Historical Gardens and Hothouses
Les Jardins des Serres d’Auteuil – One of the four botanical gardens of Paris. 3, ave. de la Porte d’Auteuil, entrance on avenue Gordon-Bennett. Metro: Porte d’Auteuil. Hours: 9 to 5 – free entrance
If you want to get lost in a paradise, this is the place. Louis XV ordered the creation of these vast gardens in 1761. The monumental, glass Belle-Époque hothouses were added in 1895, designed by one of Paris’s star architects, Jean-Camille Formigé. The five world-class hothouses are part of Paris’s historical monuments and are supposed to be under protection. The enormously high-ceilinged glass structures host at least 100,000 different plant species from around the world, in temperature-controlled climates, from thick and lush tropical rain forests to desert wilderness. Some of the plants and trees are very rare and old.
About a third of the gardens were lost (“amputated” according to environmentalists) due to the expansion of the Périphérique in 1968. Now the gardens are facing another amputation.
Adjacent to the gardens is the Roland-Garros Stadium where the French Open tennis tournaments are held annually and they’ve outgrown their capacity and comfort level for players and spectators. In 2011 the French Tennis Federation issued a warning that Roland-Garros Stadium needs to expand and renovate otherwise it risked losing the Grand Slam venue to another country. The expansion would mean destroying part of the gardens and hothouses and this has erupted into an all-out war.
Currently plans are in the works to tear down some of the greenhouses. Tens of thousands of people– Parisians, global citizens, culture lovers, environmentalists– have signed petitions for the protection of this historical site. The opposition proposed two alternate plans for a new stadium at more spacious locations, but those plans have been rejected by the government. The heirs of the architect Jean-Camille Formigé have also become involved, requesting the court to issue an order to stop the expansion work citing copyright laws. On December 18, 2015, the High Court issued an interlocutory decree to suspend all construction on the expansion for a period of three months. That should bring us to about March 22, 2016….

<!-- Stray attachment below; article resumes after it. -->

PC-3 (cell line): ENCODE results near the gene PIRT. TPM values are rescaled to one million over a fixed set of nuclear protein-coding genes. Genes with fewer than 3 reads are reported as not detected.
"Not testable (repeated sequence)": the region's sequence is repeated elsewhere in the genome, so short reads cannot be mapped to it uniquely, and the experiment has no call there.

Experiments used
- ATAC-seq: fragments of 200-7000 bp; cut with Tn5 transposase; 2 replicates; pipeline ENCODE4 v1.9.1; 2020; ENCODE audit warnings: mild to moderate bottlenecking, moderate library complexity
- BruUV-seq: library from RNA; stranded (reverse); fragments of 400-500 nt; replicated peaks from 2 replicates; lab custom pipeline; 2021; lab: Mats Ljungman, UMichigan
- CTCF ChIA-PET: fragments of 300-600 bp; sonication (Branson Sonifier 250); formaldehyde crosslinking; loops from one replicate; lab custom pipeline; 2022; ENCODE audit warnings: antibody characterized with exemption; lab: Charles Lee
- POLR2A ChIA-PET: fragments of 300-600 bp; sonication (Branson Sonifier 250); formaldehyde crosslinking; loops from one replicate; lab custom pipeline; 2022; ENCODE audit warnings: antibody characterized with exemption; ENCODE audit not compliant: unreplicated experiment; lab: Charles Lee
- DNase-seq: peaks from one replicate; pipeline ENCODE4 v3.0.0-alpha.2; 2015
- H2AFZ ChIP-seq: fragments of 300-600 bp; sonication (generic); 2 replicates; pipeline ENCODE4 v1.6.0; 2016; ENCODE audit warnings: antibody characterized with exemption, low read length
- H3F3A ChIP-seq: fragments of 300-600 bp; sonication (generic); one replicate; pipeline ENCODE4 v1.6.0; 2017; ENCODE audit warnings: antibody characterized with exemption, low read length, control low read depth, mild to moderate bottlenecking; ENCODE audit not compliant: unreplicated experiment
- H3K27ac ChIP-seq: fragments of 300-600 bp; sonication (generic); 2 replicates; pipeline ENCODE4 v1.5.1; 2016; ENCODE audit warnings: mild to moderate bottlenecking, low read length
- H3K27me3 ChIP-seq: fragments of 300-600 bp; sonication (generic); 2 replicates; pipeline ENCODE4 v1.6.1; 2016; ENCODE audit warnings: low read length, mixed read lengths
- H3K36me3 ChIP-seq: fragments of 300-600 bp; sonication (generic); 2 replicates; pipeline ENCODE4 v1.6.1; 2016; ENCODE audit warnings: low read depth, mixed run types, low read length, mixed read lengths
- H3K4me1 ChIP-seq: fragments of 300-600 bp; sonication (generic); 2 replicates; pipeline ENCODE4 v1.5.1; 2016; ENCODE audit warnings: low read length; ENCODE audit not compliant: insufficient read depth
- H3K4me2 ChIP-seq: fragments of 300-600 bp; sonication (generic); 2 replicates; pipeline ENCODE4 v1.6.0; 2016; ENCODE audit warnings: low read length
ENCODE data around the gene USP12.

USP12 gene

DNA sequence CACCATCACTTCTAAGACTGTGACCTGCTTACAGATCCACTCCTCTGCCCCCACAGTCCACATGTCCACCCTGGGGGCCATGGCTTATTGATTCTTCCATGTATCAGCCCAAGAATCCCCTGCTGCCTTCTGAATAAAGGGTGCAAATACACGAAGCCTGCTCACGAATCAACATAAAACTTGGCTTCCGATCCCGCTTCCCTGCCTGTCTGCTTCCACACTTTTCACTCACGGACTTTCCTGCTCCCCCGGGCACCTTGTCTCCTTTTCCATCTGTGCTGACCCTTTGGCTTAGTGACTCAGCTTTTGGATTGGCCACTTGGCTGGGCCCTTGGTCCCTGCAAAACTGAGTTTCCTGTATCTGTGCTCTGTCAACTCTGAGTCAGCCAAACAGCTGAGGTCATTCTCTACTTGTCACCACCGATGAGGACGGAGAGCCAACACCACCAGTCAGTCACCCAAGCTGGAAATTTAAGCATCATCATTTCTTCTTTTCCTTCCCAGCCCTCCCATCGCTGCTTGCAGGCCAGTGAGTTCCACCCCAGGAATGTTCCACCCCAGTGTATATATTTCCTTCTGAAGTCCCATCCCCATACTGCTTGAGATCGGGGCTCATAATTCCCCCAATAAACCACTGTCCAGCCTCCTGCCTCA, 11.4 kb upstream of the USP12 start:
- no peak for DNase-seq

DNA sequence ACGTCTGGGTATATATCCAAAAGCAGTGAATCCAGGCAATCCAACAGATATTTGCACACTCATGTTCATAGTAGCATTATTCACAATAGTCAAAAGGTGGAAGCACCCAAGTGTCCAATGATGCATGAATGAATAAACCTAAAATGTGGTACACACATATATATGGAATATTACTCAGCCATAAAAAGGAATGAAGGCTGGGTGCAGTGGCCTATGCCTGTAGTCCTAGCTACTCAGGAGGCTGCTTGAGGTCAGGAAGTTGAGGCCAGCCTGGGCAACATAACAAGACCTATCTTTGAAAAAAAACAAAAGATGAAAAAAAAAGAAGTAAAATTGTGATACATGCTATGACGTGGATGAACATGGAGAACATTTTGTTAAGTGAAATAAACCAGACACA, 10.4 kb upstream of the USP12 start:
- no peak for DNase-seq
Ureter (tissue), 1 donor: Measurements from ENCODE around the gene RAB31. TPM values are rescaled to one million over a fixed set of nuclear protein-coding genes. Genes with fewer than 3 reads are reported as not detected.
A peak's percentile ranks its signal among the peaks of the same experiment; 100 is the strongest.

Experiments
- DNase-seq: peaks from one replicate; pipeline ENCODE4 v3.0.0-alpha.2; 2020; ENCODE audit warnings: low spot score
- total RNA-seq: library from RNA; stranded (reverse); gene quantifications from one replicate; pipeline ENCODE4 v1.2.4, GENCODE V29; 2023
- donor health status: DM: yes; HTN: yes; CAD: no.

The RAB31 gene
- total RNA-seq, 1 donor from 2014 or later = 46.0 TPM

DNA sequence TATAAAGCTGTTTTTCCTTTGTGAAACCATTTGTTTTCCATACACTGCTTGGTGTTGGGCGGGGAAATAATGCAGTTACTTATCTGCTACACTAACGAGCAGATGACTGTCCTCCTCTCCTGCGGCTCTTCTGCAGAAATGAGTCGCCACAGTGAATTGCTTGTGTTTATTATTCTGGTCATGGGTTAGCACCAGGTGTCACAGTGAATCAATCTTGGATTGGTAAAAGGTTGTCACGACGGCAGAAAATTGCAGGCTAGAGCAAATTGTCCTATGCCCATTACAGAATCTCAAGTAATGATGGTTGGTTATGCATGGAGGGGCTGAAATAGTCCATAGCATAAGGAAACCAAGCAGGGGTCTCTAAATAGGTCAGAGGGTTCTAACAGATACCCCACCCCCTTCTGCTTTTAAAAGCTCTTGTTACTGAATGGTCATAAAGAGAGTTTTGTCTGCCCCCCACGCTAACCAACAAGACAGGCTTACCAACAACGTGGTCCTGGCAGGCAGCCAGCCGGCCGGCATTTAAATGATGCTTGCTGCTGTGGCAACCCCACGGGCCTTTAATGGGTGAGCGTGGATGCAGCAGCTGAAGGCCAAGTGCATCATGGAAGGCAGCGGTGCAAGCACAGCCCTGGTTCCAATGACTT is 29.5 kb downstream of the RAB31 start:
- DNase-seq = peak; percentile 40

[Editor’s note: After a long legal battle, the stadium expansion plans went forward in 2019, with a new tennis court built within the gardens. The historic-listed greenhouses were preserved, and will remain open to the public, while newer ones from the 1980s were demolished.]
Photo credits: Metro Eglise d’Auteuil by ParisSharing/ Flickr; Statue at Auteuil, Paris snow scenes by ParisSharing/ Flickr; Villa Montmorency by ParisSharing/ Flickr; Art Deco facade in the Village d’Auteuil by ParisSharing/ Flickr; Sunrise over the greenhouses in Auteuil, photo by Voyages etc…/Flickr; The jungle in the Auteuil greenhouses by Petit_louis/ Flickr; Roland Garros – Finale Dames 2012 by Mathieu Lebreton/ Flickr
Lead photo credit : vintage postcard of the Eglise d'Auteuil